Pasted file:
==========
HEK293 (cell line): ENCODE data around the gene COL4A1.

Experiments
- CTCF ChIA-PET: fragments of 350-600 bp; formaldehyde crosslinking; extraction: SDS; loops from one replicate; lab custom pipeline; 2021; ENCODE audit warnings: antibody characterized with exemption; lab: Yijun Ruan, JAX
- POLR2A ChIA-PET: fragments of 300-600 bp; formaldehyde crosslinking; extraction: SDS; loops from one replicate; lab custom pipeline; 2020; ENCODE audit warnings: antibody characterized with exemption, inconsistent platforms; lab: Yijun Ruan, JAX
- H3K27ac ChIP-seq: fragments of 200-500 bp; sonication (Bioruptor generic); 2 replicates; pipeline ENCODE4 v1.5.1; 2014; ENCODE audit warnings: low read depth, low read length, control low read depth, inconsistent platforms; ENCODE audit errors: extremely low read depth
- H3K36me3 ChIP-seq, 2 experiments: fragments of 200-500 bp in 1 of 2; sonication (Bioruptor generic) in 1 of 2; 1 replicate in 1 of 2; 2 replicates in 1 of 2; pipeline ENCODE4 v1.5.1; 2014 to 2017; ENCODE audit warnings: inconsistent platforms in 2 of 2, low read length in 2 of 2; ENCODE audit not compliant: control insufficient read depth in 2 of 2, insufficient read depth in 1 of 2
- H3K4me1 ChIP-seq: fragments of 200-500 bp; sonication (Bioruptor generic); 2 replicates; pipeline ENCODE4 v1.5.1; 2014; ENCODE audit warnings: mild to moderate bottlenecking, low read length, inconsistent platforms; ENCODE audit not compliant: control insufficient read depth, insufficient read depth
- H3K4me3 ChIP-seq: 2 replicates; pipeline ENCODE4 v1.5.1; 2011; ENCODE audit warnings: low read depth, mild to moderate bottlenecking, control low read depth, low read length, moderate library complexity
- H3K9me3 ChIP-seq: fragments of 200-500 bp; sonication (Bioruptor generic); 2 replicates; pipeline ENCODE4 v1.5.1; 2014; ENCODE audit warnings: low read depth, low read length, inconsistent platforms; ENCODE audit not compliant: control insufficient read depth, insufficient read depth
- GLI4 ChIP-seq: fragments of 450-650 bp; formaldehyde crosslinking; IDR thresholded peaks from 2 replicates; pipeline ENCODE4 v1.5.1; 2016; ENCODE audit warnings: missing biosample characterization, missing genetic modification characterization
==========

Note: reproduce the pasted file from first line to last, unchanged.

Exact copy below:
HEK293 (cell line): ENCODE data around the gene COL4A1.

Experiments
- CTCF ChIA-PET: fragments of 350-600 bp; formaldehyde crosslinking; extraction: SDS; loops from one replicate; lab custom pipeline; 2021; ENCODE audit warnings: antibody characterized with exemption; lab: Yijun Ruan, JAX
- POLR2A ChIA-PET: fragments of 300-600 bp; formaldehyde crosslinking; extraction: SDS; loops from one replicate; lab custom pipeline; 2020; ENCODE audit warnings: antibody characterized with exemption, inconsistent platforms; lab: Yijun Ruan, JAX
- H3K27ac ChIP-seq: fragments of 200-500 bp; sonication (Bioruptor generic); 2 replicates; pipeline ENCODE4 v1.5.1; 2014; ENCODE audit warnings: low read depth, low read length, control low read depth, inconsistent platforms; ENCODE audit errors: extremely low read depth
- H3K36me3 ChIP-seq, 2 experiments: fragments of 200-500 bp in 1 of 2; sonication (Bioruptor generic) in 1 of 2; 1 replicate in 1 of 2; 2 replicates in 1 of 2; pipeline ENCODE4 v1.5.1; 2014 to 2017; ENCODE audit warnings: inconsistent platforms in 2 of 2, low read length in 2 of 2; ENCODE audit not compliant: control insufficient read depth in 2 of 2, insufficient read depth in 1 of 2
- H3K4me1 ChIP-seq: fragments of 200-500 bp; sonication (Bioruptor generic); 2 replicates; pipeline ENCODE4 v1.5.1; 2014; ENCODE audit warnings: mild to moderate bottlenecking, low read length, inconsistent platforms; ENCODE audit not compliant: control insufficient read depth, insufficient read depth
- H3K4me3 ChIP-seq: 2 replicates; pipeline ENCODE4 v1.5.1; 2011; ENCODE audit warnings: low read depth, mild to moderate bottlenecking, control low read depth, low read length, moderate library complexity
- H3K9me3 ChIP-seq: fragments of 200-500 bp; sonication (Bioruptor generic); 2 replicates; pipeline ENCODE4 v1.5.1; 2014; ENCODE audit warnings: low read depth, low read length, inconsistent platforms; ENCODE audit not compliant: control insufficient read depth, insufficient read depth
- GLI4 ChIP-seq: fragments of 450-650 bp; formaldehyde crosslinking; IDR thresholded peaks from 2 replicates; pipeline ENCODE4 v1.5.1; 2016; ENCODE audit warnings: missing biosample characterization, missing genetic modification characterization